Or the best possible holiday reading. I’ve had a soft spot for Wilkie Collins for a long time now, indeed since finding a Victorian set (cheap green cloth covers and an aroma of mildew) lurking in our old house. I ran out of things to read and hit the Collins and I’ve read him on and off ever since. As an aside most the books went when the house did, but for some reason –and I’m assuming it’s because I didn’t put it back where it was meant to go – Dad still has ‘The Law and The Lady’, which also explains why it seemed slightly familiar.
It is now my firm intention to include Wilkie Collins in my packing any time I’m away for more than a few days. ‘The Law and The Lady’ has plot holes aplenty but I don’t care – it’s a ripping good read. It’s a good old fashioned story of girl meeting boy, marrying him then finding he was accused of poisoning his first wife. Boy abandons girl and she dedicates her life to proving his innocence. To do this she takes on her mother in law, the most startlingly un-politically correct insane cripple and his equally grotesque cohort, the law, and a woman chasing major. She travels the length and breadth not only of the country but the continent, refuses to listen to advice or reason, never gives up on her (frankly unworthy) husband and is in every way a pretty good heroine.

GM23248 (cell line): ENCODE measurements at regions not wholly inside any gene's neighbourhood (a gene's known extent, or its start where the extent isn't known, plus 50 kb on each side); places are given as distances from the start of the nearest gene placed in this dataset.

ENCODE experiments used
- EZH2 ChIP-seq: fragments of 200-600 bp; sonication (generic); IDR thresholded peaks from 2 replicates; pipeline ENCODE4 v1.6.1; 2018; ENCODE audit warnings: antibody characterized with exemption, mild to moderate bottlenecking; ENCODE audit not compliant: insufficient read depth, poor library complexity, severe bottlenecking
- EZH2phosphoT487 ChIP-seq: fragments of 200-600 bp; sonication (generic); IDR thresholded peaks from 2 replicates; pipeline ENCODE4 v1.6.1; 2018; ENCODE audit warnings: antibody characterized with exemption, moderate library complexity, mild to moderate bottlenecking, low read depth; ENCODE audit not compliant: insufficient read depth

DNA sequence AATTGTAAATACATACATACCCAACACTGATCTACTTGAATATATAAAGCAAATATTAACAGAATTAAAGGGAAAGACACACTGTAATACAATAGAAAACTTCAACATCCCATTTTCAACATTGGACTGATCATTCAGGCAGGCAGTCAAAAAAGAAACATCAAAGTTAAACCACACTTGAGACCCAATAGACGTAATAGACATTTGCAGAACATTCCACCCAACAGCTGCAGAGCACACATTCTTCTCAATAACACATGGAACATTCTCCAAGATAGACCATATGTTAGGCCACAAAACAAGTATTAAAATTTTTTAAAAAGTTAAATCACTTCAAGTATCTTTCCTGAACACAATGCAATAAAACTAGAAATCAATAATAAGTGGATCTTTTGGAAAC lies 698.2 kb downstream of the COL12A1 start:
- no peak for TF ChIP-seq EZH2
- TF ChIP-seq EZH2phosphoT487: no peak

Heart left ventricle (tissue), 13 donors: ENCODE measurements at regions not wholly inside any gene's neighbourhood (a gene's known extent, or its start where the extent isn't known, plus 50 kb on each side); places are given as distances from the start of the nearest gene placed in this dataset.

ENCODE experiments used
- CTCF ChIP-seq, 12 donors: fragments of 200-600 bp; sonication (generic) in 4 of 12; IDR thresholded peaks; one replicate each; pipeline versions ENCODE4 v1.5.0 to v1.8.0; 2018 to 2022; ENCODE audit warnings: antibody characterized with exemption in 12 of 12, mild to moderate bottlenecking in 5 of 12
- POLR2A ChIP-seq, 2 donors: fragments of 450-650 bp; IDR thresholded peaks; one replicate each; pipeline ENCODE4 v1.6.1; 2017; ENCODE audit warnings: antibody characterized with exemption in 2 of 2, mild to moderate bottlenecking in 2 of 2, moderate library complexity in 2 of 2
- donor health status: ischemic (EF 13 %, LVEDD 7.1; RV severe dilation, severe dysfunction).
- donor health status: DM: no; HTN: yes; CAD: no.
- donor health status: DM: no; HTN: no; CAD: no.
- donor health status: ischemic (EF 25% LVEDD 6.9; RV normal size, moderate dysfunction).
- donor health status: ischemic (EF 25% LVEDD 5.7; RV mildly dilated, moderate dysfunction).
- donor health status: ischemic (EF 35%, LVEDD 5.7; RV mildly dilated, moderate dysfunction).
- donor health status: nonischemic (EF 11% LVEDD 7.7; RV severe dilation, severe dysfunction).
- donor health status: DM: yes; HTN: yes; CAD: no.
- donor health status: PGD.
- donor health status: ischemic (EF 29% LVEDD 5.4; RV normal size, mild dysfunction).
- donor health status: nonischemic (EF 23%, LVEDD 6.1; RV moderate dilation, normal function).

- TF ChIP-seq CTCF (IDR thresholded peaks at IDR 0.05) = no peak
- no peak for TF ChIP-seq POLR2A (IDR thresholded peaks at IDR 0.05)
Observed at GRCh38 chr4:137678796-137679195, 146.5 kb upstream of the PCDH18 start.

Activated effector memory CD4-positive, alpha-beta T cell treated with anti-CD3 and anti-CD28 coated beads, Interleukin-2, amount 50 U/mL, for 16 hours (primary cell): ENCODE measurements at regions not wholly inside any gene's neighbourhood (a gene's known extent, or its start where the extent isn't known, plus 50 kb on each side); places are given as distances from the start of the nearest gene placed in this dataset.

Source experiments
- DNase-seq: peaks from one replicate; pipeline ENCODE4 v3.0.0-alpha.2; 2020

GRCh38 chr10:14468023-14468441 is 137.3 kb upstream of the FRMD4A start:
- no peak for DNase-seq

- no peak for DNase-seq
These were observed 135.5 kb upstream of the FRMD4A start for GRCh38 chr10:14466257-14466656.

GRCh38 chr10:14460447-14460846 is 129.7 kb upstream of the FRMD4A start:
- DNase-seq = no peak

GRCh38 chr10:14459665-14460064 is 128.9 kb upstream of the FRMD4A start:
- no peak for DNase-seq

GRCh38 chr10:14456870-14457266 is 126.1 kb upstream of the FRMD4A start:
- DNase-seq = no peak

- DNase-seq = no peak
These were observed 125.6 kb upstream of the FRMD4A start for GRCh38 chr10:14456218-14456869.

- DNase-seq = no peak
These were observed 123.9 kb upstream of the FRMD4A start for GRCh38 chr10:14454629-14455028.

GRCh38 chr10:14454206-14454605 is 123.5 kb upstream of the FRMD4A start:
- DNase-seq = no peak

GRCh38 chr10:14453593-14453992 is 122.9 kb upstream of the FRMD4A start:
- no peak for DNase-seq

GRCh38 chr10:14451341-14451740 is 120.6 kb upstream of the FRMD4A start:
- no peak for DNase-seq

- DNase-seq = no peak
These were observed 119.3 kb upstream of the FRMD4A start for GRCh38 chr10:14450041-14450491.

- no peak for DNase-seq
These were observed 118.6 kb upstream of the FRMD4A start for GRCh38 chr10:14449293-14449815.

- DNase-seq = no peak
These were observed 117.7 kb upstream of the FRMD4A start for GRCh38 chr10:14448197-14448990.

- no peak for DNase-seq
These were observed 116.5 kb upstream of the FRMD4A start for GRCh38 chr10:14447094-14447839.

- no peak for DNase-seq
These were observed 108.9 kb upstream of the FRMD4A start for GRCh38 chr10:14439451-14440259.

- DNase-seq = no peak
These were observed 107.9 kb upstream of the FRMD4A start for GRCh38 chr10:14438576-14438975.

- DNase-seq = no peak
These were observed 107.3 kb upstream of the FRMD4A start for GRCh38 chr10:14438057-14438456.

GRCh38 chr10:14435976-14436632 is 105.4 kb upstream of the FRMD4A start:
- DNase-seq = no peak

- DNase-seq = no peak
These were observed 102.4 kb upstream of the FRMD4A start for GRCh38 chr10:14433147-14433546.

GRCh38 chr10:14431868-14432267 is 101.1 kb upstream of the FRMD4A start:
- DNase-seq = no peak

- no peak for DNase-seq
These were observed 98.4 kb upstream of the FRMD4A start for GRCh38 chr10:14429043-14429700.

This is what I loved about Collins when I was in my teens and it’s what I love about him now. The hapless husband is a poor kind of a creature who Collins wastes very little time on, all his attention goes into Valeria – heroine and narrator, to Sara the Ill - fated first wife, and the supporting cast of improbable players that make the book such a page turner. It was a revelation then, and it still makes me wonder how his heroines went down in the 1870’s. Were they scandalous? Inspirational? Plausible?
I found them inspirational – far more fun than Dickens as well, no offence to Dickens fans, I like him too, but Collins adds an element of what I can only describe as high camp which I’ve never been able to resist. More importantly though he mixes it with remarkably strong women wronged by law and society and then brings them out triumphantly on top. It’s telling that the accused murderer in this book – the only character who can really know for sure he’s an innocent man, is yet content to accept an ambiguous verdict (and indeed behave like a fairly guilty man). It’s his wife who shows ingenuity, intelligence, bravery and determination, his wife who risks her reputation to save his, and his wife who succeeds where all the men have failed.
It’s a pacy and surprisingly fresh read. I can’t say modern because a contemporary writer wouldn’t get away with Miserrimus Dexter, and actually the only way I can think to put it is to say that if Dan Brown could write he’d write like this. I also got the feeling that this was the sort of things Wilkie dashed off to pay the bills with, which I also think has a direct relationship with how readable it feels today, ‘The Woman in White’, or ‘The Moonstone’ are better written but harder reading if you’re not really a fan of nineteenth century fiction... Now – off to amazon to make a comprehensive Collins list, and perhaps time to dust down ‘Armadale’ and give it another go.